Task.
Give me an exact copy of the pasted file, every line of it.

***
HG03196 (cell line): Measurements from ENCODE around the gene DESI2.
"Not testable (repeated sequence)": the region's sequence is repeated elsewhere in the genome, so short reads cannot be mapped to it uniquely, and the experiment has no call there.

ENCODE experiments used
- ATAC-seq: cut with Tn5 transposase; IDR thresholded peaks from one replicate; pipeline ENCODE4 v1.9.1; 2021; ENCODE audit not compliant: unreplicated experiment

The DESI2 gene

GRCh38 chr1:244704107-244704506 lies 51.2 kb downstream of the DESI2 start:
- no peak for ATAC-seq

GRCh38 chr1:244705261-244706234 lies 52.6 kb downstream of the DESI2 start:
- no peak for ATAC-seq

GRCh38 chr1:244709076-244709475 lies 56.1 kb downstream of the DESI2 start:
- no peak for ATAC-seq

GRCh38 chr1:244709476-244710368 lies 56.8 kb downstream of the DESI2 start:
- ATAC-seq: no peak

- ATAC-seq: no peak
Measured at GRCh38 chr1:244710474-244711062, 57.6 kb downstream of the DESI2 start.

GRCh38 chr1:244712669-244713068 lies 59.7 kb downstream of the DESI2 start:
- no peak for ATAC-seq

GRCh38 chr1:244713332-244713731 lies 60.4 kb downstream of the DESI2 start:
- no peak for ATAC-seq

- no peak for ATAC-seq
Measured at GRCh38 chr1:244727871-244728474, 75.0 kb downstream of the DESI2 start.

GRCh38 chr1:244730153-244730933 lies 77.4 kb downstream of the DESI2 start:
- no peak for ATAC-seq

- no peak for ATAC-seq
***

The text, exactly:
HG03196 (cell line): Measurements from ENCODE around the gene DESI2.
"Not testable (repeated sequence)": the region's sequence is repeated elsewhere in the genome, so short reads cannot be mapped to it uniquely, and the experiment has no call there.

ENCODE experiments used
- ATAC-seq: cut with Tn5 transposase; IDR thresholded peaks from one replicate; pipeline ENCODE4 v1.9.1; 2021; ENCODE audit not compliant: unreplicated experiment

The DESI2 gene

GRCh38 chr1:244704107-244704506 lies 51.2 kb downstream of the DESI2 start:
- no peak for ATAC-seq

GRCh38 chr1:244705261-244706234 lies 52.6 kb downstream of the DESI2 start:
- no peak for ATAC-seq

GRCh38 chr1:244709076-244709475 lies 56.1 kb downstream of the DESI2 start:
- no peak for ATAC-seq

GRCh38 chr1:244709476-244710368 lies 56.8 kb downstream of the DESI2 start:
- ATAC-seq: no peak

- ATAC-seq: no peak
Measured at GRCh38 chr1:244710474-244711062, 57.6 kb downstream of the DESI2 start.

GRCh38 chr1:244712669-244713068 lies 59.7 kb downstream of the DESI2 start:
- no peak for ATAC-seq

GRCh38 chr1:244713332-244713731 lies 60.4 kb downstream of the DESI2 start:
- no peak for ATAC-seq

- no peak for ATAC-seq
Measured at GRCh38 chr1:244727871-244728474, 75.0 kb downstream of the DESI2 start.

GRCh38 chr1:244730153-244730933 lies 77.4 kb downstream of the DESI2 start:
- no peak for ATAC-seq

- no peak for ATAC-seq